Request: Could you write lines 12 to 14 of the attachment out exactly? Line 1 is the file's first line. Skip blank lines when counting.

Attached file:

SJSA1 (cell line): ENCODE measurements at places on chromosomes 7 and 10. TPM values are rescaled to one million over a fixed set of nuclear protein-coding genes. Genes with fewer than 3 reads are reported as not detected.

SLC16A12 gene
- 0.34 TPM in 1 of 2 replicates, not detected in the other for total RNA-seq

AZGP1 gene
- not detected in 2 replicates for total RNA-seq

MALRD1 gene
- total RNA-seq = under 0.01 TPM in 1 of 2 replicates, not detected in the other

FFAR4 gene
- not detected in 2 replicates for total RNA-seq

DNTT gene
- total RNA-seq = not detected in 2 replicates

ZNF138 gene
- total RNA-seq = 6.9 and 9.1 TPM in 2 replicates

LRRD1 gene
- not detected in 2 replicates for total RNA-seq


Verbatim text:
ZNF138 gene
- total RNA-seq = 6.9 and 9.1 TPM in 2 replicates

LRRD1 gene